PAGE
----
“One of the ways we are making better use of technology for the benefit of our customers is introducing additional ways to access our services online at all times of the day and night. One of the first ways we are doing this is through our new customer portal which is due to launch in the coming months.

“Customers will be able to access a range of services including reporting an issue, making payments, checking their rent account, viewing their council tax bill, or logging a housing repair at any time of the day or night.

“The portal will also allow benefits claimants to report a change in their circumstances online rather than by attending a face-to-face meeting and will receive an immediate response, which will cut down on waiting times.

“This will allow us to help more people in less time and free up staff time so we can provide more support for those customers who need it.
“I’m also excited to be working with the Mayor, Cabinet and councillors to deliver a more positive Mansfield. We want to ensure that we celebrate what we already have and build on the positive legacies of the past to create a more positive future for Mansfield.

“This year will be an exciting one as we continue to shape our plans for the redevelopment and regeneration of the town centre and as we work on our vision to create a positive destination for culture and events.

“This includes plans to bring the Old Town Hall back into public use with retail units and office space, the creation of a much-needed hotel on the site of the former bus station on Stockwell Gate, and the start of a five-year project to return the Leeming Street, Church Street and Market Place areas to their former glory.

“There are both opportunities and challenges ahead but I look forward to continuing to work with residents, our key partners – including Dame Asha at West Notts College and Mansfield and Ashfield 2020 – to realise our plans to make the district a better place to live, work and visit.”

Eminox upgrades over 400 buses as part of the introduction of LEBZs

Eminox has been key to upgrading over 400 buses across London

Reporter: Stuart Littleford

Lincolnshire based emissions reduction specialists Eminox has been key to upgrading over 400 buses ready for the introduction of the new Low Emission Bus Zones (LBEZ) across London for Arriva, Go Ahead Group and Tower Transit.

Eminox is the only British company to be a key supplier for the projects, which includes the already introduced Putney and Brixton LEBZs as well as upcoming A12 Eastern Avenue, which is due to be implemented in March 2017.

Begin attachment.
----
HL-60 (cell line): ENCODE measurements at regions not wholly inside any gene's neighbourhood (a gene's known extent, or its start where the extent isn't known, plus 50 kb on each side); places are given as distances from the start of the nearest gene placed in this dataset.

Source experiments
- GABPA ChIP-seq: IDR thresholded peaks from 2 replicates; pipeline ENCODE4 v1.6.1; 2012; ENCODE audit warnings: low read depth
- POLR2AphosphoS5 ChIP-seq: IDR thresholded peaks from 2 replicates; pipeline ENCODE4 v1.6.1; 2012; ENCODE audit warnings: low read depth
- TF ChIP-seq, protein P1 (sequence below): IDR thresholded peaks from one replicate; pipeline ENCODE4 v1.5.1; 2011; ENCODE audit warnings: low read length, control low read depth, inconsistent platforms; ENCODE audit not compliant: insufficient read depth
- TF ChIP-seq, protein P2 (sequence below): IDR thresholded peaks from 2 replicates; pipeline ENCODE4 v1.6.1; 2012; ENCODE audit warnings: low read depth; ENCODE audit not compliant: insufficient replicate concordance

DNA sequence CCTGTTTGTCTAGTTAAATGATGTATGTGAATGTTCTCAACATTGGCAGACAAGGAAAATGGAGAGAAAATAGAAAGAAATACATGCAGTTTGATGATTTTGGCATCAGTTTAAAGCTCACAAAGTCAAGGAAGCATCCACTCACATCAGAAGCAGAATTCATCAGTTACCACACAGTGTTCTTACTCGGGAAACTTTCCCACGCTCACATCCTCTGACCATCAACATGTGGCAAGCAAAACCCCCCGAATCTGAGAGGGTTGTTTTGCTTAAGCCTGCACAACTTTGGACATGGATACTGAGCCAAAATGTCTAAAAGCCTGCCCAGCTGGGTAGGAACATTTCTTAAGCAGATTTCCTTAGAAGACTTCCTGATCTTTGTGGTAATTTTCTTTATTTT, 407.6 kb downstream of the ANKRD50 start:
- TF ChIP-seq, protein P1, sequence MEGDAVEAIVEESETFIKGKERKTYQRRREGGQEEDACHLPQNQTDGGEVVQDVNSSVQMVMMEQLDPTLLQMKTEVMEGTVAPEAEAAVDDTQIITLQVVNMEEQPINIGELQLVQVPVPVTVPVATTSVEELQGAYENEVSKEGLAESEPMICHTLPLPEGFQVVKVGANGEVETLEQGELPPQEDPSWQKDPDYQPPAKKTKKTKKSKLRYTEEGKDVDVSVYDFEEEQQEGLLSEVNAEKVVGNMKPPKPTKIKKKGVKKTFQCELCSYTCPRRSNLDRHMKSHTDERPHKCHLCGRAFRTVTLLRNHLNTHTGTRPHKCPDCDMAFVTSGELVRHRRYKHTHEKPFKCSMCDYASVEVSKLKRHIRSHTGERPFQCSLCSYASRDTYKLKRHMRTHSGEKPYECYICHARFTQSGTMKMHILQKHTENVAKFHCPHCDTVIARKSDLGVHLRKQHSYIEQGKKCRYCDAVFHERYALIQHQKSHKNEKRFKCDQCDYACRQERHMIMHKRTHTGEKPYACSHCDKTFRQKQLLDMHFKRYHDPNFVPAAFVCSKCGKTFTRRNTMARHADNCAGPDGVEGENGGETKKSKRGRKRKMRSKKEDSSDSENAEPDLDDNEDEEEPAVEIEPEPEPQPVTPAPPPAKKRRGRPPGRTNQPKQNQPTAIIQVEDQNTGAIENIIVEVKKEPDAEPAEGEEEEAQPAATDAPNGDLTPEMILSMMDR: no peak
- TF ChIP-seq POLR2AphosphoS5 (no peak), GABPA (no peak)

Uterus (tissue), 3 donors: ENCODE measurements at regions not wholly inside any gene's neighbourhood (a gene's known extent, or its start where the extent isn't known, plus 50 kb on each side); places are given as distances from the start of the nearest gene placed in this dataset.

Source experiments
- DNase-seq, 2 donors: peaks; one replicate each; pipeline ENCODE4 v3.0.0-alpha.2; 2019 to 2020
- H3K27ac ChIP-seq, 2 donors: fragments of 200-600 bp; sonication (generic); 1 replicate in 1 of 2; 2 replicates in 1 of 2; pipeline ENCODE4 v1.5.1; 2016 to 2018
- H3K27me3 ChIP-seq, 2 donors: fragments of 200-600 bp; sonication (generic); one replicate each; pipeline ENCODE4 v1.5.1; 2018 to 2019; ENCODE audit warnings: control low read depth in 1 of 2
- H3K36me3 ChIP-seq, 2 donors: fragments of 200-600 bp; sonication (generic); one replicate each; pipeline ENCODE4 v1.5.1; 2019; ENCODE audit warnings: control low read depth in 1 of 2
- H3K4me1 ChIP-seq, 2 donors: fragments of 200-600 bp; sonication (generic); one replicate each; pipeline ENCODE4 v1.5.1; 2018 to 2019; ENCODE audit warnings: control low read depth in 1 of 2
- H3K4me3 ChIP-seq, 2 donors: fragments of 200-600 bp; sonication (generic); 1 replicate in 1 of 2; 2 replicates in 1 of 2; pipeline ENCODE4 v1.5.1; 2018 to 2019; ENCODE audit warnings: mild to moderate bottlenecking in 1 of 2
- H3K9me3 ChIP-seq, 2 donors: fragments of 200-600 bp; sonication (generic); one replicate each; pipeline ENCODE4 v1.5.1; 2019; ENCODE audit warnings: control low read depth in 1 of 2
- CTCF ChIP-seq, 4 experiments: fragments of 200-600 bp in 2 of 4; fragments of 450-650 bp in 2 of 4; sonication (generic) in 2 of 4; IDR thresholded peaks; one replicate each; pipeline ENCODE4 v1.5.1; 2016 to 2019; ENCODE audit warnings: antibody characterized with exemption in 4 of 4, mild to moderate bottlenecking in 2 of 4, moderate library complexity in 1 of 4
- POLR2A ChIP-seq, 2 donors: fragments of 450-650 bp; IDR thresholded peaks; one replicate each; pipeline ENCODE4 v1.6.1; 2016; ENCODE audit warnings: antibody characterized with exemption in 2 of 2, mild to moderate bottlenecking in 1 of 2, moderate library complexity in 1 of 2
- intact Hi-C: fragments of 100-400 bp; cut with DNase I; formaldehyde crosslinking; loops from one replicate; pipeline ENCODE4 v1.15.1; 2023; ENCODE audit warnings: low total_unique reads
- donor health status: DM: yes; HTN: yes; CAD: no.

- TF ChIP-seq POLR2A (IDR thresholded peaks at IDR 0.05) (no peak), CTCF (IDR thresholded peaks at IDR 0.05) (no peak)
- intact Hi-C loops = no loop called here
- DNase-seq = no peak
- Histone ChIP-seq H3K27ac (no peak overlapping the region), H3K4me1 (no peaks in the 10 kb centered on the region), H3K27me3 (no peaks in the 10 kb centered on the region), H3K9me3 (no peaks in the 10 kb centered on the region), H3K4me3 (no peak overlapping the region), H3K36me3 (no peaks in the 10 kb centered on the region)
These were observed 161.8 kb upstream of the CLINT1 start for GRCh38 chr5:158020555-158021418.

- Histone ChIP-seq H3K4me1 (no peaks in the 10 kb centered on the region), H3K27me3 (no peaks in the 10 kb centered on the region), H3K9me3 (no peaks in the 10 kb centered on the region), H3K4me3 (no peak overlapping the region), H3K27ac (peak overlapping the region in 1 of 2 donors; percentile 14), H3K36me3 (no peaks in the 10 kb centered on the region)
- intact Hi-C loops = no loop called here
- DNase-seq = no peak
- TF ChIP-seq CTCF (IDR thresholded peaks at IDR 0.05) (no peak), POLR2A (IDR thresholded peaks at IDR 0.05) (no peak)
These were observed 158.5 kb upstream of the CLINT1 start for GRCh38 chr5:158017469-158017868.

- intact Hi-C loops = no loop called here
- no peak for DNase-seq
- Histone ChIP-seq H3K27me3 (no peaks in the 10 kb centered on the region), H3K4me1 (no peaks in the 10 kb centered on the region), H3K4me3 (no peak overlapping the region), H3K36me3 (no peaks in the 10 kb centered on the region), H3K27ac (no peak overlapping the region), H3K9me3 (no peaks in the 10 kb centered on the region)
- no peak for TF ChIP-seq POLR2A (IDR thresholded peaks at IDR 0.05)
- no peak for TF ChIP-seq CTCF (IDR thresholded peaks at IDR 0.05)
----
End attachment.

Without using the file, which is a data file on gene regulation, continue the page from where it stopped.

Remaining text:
The buses will be upgraded to Euro VI standards with the Eminox SCRT, designed and manufactured in the UK, and is proven to reduce NOx and NO2 emissions by 99% and Particulate Matter (PM) by 95%.

The Putney LEBZ has initially shown a 90% reduction in hourly pollution level breaches and early analysis shows a 40% reduction in annual NO2 concentrations. The Brixton to Streatham route has previously exceeded hourly levels of Nitrogen Dioxide on 539 occasions in 2016 and had breached annual limits by January 5th 2017.

With the recently retrofitted buses now in action, the mayor has confirmed that for the first time in 10 years, London has stayed within its legal limits in January to date.

Another 10 LEBZs are planned for around the capital. The remaining zones, which are all outside the central Ultra-Low Emissions Zone (ULEZ), include Stratford, Harringay and Edgware and will all be in force by 2020.

Eminox SCRT is a cost effective solution to virtually eliminate harmful emissions. Carlos Vicente, Retrofit Sales Director for Eminox, said: “We are proud to be the largest contributor to the TfL programme and have worked closely with all of our customers to make this happen. The number fitted is growing daily to the latest clean bus standards.

“Emission levels across the UK are becoming an increasing focus as a primary way to reduce air pollution, so it is great to see how much of an impact our SCRT is having in these areas.